Not quite lights out, but pretty close
The central DC operated by Swiss grocer Migros ships about 370,000 cartons a day with near-perfect accuracy. And it's all done by machines.
DC managers have long dreamed of automated systems so sophisticated they can simply turn out the lights and let the machines do all the work. The reality is that few facilities have reached that point; in most cases, humans are still needed to monitor the machines and make sure they're performing as intended. Yet there are some who are quite close to the goal of a lights-out facility.
Take Migros, for instance.
Migros is the top grocery retailer in Switzerland, with over 600 stores dotting the Swiss landscape. These stores vary considerably in size and items carried, but many resemble convenience stores more than the large superstores familiar to U.S. shoppers. As is common in Europe, these stores are designed to get people in and out quickly, reflecting European shoppers' tendency to make frequent trips to pick up just a few items. Given the challenges posed by variable store size, fluctuating orders, and limited room at the retail stores to hold buffer stock, Migros needs a distribution system that's flexible and responsive.
The hub of the company's distribution activity is a large facility in Suhr, Switzerland, from which dry grocery items are distributed to all of the stores. In 2002, Migros installed a semiautomated system from Witron at the site. This system proved to be a huge improvement over the previous manual systems, and it showed Migros what automation could do.
The company took things a step further in 2011, when Migros installed Witron's sophisticated OPM (Order Picking Machinery) system, an almost completely automated solution. The new system, which incorporates Witron's COM (Case Order Machine) technology, is designed to rapidly select cases and build them into store-friendly mixed pallets. It also allows orders to be turned quickly and accurately, while its flexibility helps the facility balance the workload by shifting work to different areas to avoid bottlenecks.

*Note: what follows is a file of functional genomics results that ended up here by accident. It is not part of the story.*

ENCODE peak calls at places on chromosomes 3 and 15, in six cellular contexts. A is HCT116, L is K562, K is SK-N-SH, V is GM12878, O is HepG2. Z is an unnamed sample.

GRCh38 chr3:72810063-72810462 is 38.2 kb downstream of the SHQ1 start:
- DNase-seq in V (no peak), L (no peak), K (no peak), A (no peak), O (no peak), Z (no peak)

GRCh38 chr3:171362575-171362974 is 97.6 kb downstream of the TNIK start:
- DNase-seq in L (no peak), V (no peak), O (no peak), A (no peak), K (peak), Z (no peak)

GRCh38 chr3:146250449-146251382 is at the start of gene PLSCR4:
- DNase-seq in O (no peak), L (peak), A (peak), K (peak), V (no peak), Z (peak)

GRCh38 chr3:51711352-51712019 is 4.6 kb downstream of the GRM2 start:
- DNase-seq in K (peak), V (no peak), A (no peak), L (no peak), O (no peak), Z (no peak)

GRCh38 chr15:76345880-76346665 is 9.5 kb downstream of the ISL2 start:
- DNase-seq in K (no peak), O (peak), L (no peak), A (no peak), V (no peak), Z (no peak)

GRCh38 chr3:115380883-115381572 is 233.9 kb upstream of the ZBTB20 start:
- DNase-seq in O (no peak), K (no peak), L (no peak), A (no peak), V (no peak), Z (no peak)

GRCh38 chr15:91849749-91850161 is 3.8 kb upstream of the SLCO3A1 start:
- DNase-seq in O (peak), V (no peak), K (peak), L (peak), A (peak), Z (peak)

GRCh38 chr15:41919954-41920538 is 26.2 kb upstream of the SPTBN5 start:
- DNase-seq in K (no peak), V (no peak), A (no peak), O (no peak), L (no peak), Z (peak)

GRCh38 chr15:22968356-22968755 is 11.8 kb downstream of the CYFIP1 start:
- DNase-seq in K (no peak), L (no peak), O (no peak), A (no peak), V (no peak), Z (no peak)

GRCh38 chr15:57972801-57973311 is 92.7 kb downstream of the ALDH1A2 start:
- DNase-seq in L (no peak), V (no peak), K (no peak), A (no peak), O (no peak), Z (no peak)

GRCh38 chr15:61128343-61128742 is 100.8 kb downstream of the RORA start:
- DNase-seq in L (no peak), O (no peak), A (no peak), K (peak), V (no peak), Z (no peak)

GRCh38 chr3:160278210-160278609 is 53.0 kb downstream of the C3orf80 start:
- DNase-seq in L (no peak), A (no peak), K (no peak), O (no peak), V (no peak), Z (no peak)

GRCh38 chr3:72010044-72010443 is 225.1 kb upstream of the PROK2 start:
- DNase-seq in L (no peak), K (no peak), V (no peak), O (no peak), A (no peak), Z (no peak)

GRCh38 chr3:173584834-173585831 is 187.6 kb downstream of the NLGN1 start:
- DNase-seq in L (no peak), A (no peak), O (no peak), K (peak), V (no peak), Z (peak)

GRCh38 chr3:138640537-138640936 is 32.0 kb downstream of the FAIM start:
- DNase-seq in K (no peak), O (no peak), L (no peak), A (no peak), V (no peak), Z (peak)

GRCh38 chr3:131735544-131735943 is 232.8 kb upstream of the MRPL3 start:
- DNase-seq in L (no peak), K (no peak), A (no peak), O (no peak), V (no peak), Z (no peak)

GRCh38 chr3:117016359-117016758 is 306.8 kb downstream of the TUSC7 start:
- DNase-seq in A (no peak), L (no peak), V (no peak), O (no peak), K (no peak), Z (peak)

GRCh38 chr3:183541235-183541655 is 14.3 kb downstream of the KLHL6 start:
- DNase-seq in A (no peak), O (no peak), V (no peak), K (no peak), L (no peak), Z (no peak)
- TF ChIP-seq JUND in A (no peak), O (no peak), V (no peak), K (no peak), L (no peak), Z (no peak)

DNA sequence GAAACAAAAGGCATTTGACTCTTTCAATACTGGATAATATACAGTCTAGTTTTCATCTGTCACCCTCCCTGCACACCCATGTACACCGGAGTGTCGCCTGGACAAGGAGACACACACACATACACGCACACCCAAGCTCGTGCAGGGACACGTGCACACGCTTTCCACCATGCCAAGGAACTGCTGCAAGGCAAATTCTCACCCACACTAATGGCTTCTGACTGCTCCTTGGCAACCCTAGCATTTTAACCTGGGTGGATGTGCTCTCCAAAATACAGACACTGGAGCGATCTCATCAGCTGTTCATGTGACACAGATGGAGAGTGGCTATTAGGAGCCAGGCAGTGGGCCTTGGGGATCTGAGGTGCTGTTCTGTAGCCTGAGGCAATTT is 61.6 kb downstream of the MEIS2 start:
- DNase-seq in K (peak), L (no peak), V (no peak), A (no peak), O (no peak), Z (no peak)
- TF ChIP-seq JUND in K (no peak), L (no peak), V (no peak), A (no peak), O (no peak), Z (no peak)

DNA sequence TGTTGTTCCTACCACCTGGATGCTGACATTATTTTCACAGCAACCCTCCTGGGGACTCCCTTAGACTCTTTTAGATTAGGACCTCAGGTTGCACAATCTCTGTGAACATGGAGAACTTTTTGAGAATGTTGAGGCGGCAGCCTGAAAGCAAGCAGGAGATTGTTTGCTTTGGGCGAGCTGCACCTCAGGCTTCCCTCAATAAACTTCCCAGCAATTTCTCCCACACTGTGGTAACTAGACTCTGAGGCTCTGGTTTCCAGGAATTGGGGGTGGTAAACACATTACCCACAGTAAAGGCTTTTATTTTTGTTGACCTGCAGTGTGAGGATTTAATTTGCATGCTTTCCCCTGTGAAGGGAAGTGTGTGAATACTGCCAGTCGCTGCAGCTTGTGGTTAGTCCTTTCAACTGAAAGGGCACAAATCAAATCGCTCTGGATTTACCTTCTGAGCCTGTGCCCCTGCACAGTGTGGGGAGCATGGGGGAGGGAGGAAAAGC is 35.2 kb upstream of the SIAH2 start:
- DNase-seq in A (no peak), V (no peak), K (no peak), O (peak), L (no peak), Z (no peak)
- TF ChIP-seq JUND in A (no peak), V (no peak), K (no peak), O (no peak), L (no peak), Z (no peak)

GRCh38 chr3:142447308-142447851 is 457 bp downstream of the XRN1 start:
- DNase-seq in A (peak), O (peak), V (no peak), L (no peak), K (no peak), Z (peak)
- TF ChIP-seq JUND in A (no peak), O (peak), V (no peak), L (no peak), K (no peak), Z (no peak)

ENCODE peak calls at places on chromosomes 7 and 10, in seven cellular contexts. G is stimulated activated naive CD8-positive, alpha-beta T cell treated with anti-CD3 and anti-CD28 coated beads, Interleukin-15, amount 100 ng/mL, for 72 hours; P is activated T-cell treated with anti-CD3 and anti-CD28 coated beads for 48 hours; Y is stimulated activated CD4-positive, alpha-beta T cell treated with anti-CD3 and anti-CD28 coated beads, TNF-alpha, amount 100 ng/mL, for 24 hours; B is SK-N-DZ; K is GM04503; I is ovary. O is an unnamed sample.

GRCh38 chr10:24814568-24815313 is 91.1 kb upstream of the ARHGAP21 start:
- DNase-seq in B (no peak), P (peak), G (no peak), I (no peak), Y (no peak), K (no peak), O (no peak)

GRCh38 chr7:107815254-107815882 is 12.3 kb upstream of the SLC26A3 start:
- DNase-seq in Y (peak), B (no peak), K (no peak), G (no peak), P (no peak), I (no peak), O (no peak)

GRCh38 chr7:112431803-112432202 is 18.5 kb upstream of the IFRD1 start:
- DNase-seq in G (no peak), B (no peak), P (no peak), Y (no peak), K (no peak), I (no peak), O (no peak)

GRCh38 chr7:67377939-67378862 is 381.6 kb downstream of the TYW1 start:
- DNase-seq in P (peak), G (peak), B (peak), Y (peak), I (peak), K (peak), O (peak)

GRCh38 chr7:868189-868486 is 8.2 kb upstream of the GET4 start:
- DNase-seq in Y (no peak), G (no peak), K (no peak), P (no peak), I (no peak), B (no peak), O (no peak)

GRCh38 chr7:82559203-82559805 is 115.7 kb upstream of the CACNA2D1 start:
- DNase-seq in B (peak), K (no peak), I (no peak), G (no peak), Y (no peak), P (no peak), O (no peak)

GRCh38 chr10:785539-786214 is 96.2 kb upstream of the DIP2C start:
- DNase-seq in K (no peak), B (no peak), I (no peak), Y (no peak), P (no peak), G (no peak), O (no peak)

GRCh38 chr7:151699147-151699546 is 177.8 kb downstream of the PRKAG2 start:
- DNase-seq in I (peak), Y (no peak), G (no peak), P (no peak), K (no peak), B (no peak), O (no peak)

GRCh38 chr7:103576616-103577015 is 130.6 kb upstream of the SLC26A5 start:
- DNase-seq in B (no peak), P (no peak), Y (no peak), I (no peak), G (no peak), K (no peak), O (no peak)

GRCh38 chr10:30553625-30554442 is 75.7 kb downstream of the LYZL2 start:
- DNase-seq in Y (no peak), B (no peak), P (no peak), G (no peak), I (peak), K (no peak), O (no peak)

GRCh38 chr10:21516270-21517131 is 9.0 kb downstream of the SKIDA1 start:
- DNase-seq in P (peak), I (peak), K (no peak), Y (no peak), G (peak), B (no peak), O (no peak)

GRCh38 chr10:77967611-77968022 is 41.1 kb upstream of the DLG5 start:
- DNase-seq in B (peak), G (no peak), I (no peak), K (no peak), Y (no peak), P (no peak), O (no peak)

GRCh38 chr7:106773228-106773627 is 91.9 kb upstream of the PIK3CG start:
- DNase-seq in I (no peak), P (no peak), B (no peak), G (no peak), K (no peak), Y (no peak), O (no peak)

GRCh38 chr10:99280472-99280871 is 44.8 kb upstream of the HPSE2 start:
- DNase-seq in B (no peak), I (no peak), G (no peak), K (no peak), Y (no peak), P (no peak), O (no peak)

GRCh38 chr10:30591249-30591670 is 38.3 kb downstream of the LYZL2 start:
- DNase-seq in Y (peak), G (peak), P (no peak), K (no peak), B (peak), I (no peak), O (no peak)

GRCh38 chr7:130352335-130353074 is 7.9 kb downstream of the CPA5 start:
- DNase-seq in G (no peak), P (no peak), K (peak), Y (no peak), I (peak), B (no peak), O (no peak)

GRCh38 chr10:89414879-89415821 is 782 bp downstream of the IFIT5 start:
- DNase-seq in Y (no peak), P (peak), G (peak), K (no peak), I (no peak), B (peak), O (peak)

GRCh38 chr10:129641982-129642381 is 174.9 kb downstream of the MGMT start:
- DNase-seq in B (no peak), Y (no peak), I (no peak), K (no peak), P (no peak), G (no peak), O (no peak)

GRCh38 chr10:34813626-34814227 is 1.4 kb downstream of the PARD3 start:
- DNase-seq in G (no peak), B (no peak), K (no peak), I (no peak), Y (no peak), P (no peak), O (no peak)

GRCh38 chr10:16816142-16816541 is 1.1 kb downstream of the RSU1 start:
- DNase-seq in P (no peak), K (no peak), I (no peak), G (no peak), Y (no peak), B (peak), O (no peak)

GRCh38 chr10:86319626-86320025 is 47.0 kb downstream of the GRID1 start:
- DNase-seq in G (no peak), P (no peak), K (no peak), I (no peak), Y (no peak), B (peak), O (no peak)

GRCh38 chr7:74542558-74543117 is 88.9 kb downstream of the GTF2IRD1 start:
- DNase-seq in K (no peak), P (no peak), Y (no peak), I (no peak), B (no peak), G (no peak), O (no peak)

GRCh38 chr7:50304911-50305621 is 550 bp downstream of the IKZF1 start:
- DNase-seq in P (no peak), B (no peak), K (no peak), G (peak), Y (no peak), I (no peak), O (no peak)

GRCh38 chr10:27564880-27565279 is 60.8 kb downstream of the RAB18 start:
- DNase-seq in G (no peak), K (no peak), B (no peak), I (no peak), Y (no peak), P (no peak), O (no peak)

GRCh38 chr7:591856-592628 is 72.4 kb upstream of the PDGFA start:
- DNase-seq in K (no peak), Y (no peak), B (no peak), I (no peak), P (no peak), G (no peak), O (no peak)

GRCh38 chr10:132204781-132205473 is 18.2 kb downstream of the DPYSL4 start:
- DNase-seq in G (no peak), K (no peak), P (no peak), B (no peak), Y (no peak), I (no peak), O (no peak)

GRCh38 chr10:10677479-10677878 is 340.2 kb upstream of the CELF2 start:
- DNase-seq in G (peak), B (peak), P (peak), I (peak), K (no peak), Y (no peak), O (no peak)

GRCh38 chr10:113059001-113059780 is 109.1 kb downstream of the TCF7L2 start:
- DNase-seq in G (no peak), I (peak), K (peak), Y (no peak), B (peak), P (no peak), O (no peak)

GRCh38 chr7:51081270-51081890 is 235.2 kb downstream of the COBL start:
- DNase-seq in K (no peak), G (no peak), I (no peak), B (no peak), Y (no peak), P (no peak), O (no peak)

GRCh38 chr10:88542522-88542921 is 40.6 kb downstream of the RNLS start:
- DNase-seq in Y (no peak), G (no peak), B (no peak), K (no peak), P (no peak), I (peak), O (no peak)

On top of that, the automated system provides Migros with better control over its 4,000 different stock-keeping units (SKUs). "This is a fully transparent system," explains Alexander Schweizer, manager of IT and engineering at Migros. "I know where each case is and its expiration date. We no longer have the need to do a manual inventory."
The transition to the new system occurred over a four-month period, with five stores originally coming on line, then 10, 20, and so on. Notably, the facility remained in continuous operation while the project was completed. All told, the project's price tag came to $85 million Swiss francs or $91 million USD.
THOUGHT FOR FOOD
Today, the automated system takes over as soon as pallets of incoming goods arrive at Suhr. As pallets enter the facility, automatic cranes deposit them in a high-bay warehouse used for reserve storage. Witron built the high bay as part of the 2002 project. The original structure contained 68,500 storage locations in 16 aisles. An expansion completed in November 2012 added four more aisles and 16,500 new locations, for a total of 85,000.
When items from reserve storage are needed to replenish the picking area, the appropriate pallets are retrieved by cranes from the high bay and sent to depalletizers, where the cases are removed layer by layer. The cases then pass through a singulator that places them in-line on conveyors. The conveyors, supplied by Witron's FAS subsidiary, whisk the cases to an area where they are gently deposited onto plastic trays for short-term storage.
The trays, now holding cases, are conveyed to a 56-aisle tray warehouse, an automated storage and retrieval system (AS/RS) with 265,000 tray storage locations served by 56 cranes. Built on the roof of the existing facility in Suhr to save space, the tray warehouse actually acts more like a buffer than a storage system, as product is held there for two to three days at most.
When a product on a tray is needed to fill a store order, the storage crane in its aisle is summoned to retrieve it. The tray is then conveyed to one of 28 sequencing buffers. These buffers are smaller automated storage and retrieval systems, where product is held only as orders are being built. Each of the sequencing buffers serves a COM machine where the orders are assembled.